Sunday, August 31, 2014

Why Farbrengens Belong on the Couch

My fondest moments during seminary took place in what my friends and I termed the “couch room.”

Our cherished space was a musty little corner on the top floor of the school building. Adorned with two couches and a chair wide enough for two, the room begged us to abandon our beds late at night and relish in the air of comfort and camaraderie provided by that haven-like space. We would pile onto the weathered blue cushions and sink beneath a heap of blankets, munching on stale dinner leftovers and that terrible Israeli chocolate spread. The room was a cold-blooded entity: Freezing in the winter and sweltering in the spring. It absorbed the temperature of its visitors, wholeheartedly swallowing our joyful laughter and succumbing to corrosion at the exchange of sharp words and unexpected emotional outpours.

We most often found ourselves migrating to the couch room on Thursday nights, after our weekly public farbrengen had quieted. Those farbrengens were held in the main classroom on the first floor. We’d gather around the table on wobbly plastic chairs as we anticipated our special guest. A rabbi would usually lead the gathering as a guest speaker, awakening our minds with riveting, impassioned storytelling or by publicly reflecting on and clarifying a little-understood concept. By the end, our minds buzzed with excited comprehension of new ideas in Jewish mysticism, our hearts uplifted by chassidic tunes and the giddy aftertaste of sweet wine.

After the rabbi concluded his presentation, we’d ascend to our respective dorm rooms to strip ourselves of stiff pleated skirts in exchange for sweatshirts and slippers. Sleep was out of the question, for a storm of new ideas had just jolted us awake, beckoning us to engage with them.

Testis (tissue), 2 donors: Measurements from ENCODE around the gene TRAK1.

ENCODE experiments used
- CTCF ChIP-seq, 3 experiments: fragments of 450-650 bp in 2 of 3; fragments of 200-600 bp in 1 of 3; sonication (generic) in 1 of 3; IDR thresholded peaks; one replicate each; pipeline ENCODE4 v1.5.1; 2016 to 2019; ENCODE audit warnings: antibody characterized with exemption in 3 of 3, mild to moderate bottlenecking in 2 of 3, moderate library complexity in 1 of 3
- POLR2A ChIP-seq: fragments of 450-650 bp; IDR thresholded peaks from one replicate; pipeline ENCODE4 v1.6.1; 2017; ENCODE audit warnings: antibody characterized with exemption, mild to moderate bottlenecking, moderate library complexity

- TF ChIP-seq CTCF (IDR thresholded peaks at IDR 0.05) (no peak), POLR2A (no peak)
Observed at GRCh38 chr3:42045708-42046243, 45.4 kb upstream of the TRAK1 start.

When you’re hit with the initial primitive spark of an epiphany, you don’t automatically process it right away. It just kind of hangs over your head and follows you everywhere like a homeless puppy pining for attention, until you finally stretch out your hands and give it a comfortable home in your thought, speech, and action. You have to develop those epiphanies and endow them with a life and a voice. Without us to absorb those realizations into our lives, they’ll ascend beyond the world of action into a state of limbo, losing their potency and their relevance until some other fiery farbrengener seizes them again and releases them back into our world.

That’s why a farbrengen should begin at a table and end on a couch. The couch is where general concepts turn personal, intellectual ideas solidify into emotional convictions, and abstractions become applicable. It's where we learn how to form self-reflective responses to our daily experiences as Jews, housing a spiritual consciousness not restricted to a shul or a classroom. We need a comfort zone where we can explore our spirituality honestly.  The farbrengens in the couch room taught me to relate to G-d with vulnerability, and to do so actively rather than just be a passive recipient of a concept. They taught me what it means to not only commune with ideas, but to commune with my fellow in a raw, genuine way. 

The world “farbrengen” literally means “passing time.” It’s meant to be an exploration of reality in real-time, not isolated as a fancy community function that removes us from our natural way of being. A formal community gathering is only the beginning- not an event in and of itself, but rather an invitation to explore new conceptual frontiers on our own terms, on our own time, in our own space....and on our own couch. 

1 comment:

  1. Never a truer word -- "That’s why a farbrengen should begin at a table and end on a couch." Love every second of this read.It takes me back to that special place.